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Two issues stood out at the March Minnesota Housing meeting: the adoption of the 2013 plan for allocating federal low income housing tax credits, and the proposed restructuring of the agency's home improvement loan program.  Aside from these items the meeting was memorable in its composition: with the first time attendance of new board member Steve Johnson, half of the board members present were businessmen with the last name of Johnson. The board composition is really starting to sound Minnesotan.

 
 

Tax Credit Allocation Plan for 2013 Approved; Agency to Revisit Some Issues

The board gave its approval to the revised rules for the distribution of federal low income housing tax credits. The approval of the credit rules, the 2013 Qualified Allocation Plan or QAP, followed a long process of deliberation. After comments were received in February, the staff recommended a number of changes to the previous draft plan.

The item receiving the most comments was a proposed cost containment method intended to reward project proposals with the lowest development costs. Many people commented to the agency that this might lead to the construction of lower quality affordable housing. Others suggested that cost rules would place at a disadvantage projects in higher cost areas or supportive housing developments that bear added costs for items such as offices or meeting space for social services.

Ultimately, the agency decided to postpone adding this cost containment feature so that staff can consider issues related to supportive housing and geography, such as whether cities like Rochester with higher development costs should have a higher limit than other Greater Minnesota communities. Also, staff will review comments from tribes that federal rules drive up their development costs. After considering the relevant issues, in July 2012 Minnesota Housing will issue the new proposed cost standards for the 2014 QAP.

Probably the sharpest criticism of the proposed plan came from Myron Orfield of UM's Institute on Race and Poverty. Orfield wrote:

The Minnesota Housing Finance Agency (MHFA) has a duty to "affirmatively further fair housing." This affirmative duty is "more than an obligation not to discriminate," it is an obligation for MHFA to use its "immense leverage" to further "integrated and balanced living patterns." Minnesota's propose Qualified Allocation Plan (QAP) does just the opposite. It encourages racial segregation by encouraging the placement of projects in segregated or unstably integrated areas and discouraging projects in high opportunity white or stably integrated areas.

Agency staff responded that they had mapped location of tax credit projects that they award (as opposed to tax credit awarded by other sub-allocators in Minnesota) and integrated schools and found that the agency had been investing tax credits in a manner that was consistent with integration objectives. Commissioner Tingerthal added that the agency will make its mapping available so that developers can use this information in selecting locations of proposed projects. (See p. 65-75 of this document for Orfield's comments and p. 137 for agency response. As of April 12, school integration information and mapping is available in the agency community profiles under "Add Sites.")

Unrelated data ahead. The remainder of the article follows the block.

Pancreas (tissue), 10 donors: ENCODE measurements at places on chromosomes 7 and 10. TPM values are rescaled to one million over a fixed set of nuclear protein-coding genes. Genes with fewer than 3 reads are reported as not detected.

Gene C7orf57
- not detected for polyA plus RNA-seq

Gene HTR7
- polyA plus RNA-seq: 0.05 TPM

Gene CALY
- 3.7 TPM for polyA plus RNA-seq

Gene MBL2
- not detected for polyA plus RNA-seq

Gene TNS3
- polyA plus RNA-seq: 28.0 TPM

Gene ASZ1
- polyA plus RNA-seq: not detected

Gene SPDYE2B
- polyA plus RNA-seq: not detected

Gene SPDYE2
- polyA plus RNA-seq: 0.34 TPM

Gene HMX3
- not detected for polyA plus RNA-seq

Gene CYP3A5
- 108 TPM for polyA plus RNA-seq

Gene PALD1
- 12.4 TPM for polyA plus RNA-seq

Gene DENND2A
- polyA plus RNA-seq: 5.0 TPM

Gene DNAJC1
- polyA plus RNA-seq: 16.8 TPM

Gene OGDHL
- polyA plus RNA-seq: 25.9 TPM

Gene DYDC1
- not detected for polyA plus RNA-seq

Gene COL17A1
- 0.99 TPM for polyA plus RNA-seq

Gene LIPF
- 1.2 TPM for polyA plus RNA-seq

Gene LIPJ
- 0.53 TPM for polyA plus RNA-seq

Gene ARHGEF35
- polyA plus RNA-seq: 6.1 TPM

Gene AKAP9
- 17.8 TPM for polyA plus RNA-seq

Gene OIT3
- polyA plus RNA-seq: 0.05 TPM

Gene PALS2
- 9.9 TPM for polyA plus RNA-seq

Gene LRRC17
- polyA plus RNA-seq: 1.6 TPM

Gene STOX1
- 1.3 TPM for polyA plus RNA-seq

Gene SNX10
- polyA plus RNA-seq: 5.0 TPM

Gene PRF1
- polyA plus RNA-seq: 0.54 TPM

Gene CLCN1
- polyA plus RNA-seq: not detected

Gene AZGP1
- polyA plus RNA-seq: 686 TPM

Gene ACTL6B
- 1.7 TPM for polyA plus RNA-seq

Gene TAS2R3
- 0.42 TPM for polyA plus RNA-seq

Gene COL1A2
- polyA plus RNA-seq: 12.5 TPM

After the board's vote, the proposed QAP will go to the governor's office for review and approval. Staff expects to post the final 2013 QAP on April 22. Tax credit applications will be due June 12, with board approval of award recommendations expected in October.

Changes Proposed to Fix-up Fund

The board also gave concept approval to a restructuring of one of the agency's oldest programs, the Fix-up Fund. Through this program, introduced in 1976, the agency makes home improvement loans to homeowners with incomes up to $96,500. Staff told the board that the agency's program is widely regarded as the most successful state program of its type in the country.

Under the new Fix-up Fund program rules the agency will allow loans under $10,000 to be unsecured. This should help underwater borrowers complete needed repairs and increase usage as a home maintenance financing tool for credit-averse seniors. These unsecured loans would be available only to borrowers with a solid credit score (i.e., 680 or above). Board member Joe Johnson was concerned about unsecured loans going to households with debt to income ratios of 48% as allowed in the proposal. Staff said that they would review that point before bringing the program back for final approval.

Staff said that the expected interest rate charged on unsecured Fix-up loans would be 6.99% (versus 5.99% for secured loans). A one percent discount would be offered on loans made for the purposes of energy improvements or accessibility. Board member Stephanie Klinzing suggested health related improvements like preventing and remediating mold as a purpose eligible for the discount.

The final Fix-up Fund program guidelines will return to the board for approval in April, with proposed changes in effect in early May. Member Barb Sanderson thanked the staff for their "nimbleness" in fine tuning this long-standing agency program.